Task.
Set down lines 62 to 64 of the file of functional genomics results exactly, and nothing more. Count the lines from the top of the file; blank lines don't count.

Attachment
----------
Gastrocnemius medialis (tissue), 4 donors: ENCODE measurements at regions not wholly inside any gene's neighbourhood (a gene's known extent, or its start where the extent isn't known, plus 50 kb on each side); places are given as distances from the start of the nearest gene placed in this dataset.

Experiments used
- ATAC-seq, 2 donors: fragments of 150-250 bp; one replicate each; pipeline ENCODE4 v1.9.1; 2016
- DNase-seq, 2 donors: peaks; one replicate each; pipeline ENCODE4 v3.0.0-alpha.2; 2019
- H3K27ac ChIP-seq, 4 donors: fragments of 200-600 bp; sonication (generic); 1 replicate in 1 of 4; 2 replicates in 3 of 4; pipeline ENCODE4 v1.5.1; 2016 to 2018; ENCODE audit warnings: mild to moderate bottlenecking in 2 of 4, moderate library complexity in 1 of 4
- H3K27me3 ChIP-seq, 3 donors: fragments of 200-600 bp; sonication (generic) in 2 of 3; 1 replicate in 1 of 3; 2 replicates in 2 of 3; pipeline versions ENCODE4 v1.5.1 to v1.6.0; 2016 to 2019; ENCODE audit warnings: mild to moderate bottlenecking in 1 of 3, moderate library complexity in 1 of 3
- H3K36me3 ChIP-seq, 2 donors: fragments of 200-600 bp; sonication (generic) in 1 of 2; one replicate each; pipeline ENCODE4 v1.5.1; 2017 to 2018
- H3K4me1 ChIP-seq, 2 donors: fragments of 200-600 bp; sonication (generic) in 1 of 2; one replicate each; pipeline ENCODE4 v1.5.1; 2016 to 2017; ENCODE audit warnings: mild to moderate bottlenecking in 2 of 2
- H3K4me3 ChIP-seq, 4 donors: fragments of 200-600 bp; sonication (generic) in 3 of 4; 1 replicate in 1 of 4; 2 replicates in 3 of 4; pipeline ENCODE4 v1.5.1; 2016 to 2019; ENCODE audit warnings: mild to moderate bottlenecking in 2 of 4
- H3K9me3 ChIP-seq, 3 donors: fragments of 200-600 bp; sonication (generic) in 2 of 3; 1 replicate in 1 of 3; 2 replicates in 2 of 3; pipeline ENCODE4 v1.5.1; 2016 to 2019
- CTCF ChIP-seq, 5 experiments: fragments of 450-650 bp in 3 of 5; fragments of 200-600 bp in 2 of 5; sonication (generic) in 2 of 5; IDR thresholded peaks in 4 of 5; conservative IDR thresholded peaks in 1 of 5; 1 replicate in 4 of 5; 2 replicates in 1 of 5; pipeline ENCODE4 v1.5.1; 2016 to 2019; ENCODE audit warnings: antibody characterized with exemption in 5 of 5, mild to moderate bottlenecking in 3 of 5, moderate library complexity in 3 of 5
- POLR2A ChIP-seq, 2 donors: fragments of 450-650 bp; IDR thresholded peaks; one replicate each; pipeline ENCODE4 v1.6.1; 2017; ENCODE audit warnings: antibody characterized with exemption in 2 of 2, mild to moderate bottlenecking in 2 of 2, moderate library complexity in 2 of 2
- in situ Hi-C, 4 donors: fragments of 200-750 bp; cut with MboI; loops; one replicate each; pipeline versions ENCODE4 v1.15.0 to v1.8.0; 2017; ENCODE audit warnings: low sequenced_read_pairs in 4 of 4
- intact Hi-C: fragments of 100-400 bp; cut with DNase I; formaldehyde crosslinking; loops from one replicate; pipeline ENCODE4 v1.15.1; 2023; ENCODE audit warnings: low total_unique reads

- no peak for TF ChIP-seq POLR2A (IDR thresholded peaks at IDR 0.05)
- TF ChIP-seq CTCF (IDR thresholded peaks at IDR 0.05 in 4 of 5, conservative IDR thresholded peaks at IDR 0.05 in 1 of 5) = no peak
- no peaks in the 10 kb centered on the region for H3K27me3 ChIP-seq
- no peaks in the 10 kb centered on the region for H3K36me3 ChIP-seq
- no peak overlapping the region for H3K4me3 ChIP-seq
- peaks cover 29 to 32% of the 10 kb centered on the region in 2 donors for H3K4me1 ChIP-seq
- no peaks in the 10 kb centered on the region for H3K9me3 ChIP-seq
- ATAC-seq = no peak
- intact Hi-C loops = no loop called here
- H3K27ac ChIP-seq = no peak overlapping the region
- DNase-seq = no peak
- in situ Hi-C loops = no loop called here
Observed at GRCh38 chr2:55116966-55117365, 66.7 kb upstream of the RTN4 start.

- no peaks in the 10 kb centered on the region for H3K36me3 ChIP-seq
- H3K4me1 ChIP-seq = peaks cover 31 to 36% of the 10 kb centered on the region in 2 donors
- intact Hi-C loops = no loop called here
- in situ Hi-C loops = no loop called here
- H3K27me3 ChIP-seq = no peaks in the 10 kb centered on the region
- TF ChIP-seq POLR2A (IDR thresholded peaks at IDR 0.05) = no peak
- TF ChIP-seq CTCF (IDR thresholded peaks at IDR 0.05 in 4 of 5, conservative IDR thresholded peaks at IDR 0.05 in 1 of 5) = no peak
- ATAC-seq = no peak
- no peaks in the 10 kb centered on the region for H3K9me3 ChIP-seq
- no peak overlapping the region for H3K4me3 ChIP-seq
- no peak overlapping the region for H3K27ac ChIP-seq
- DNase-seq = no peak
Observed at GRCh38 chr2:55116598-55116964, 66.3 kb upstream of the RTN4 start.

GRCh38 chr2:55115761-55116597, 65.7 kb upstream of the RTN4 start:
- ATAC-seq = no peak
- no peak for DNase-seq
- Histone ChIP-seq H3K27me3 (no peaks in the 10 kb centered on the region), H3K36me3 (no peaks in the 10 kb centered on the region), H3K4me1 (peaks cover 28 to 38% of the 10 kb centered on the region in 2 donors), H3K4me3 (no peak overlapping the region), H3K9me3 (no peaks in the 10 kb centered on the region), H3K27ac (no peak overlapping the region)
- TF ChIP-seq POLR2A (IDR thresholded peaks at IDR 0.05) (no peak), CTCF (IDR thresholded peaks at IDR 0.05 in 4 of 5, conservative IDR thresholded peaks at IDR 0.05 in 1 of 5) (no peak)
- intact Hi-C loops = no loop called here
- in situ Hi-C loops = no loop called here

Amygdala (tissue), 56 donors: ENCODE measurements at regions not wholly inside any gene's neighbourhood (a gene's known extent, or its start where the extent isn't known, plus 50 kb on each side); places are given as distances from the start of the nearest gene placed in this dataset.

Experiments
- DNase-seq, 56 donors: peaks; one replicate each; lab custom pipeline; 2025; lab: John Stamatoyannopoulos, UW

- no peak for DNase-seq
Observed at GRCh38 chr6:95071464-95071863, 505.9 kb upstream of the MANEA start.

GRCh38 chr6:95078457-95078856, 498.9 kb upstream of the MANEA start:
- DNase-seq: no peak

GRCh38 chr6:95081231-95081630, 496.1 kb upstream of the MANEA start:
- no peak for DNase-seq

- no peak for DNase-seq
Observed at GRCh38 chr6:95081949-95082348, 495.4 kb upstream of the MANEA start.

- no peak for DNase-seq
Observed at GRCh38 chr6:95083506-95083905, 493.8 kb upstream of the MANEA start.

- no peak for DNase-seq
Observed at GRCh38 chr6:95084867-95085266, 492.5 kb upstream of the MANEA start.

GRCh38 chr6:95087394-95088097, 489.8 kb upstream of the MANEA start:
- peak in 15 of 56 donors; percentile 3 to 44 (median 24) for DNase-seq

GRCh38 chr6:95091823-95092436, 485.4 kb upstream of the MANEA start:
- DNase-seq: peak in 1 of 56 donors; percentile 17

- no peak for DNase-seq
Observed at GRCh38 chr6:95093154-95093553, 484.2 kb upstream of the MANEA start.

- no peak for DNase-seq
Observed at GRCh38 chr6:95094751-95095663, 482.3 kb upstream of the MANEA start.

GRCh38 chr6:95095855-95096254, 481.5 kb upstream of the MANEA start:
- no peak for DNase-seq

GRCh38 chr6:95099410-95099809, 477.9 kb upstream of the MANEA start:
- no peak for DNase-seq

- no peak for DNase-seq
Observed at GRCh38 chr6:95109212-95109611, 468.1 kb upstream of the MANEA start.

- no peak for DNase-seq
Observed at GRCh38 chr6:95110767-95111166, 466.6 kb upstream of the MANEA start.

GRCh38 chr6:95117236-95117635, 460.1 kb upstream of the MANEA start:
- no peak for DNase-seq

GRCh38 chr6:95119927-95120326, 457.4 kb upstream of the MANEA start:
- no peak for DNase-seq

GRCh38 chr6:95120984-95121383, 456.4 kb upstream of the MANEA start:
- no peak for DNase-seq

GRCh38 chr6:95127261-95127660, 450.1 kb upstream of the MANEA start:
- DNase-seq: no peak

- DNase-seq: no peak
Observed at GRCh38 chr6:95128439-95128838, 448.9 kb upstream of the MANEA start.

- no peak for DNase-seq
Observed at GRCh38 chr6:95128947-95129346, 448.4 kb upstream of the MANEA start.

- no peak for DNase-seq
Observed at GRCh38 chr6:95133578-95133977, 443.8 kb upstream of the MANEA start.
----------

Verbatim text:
Observed at GRCh38 chr6:95084867-95085266, 492.5 kb upstream of the MANEA start.

GRCh38 chr6:95087394-95088097, 489.8 kb upstream of the MANEA start:
- peak in 15 of 56 donors; percentile 3 to 44 (median 24) for DNase-seq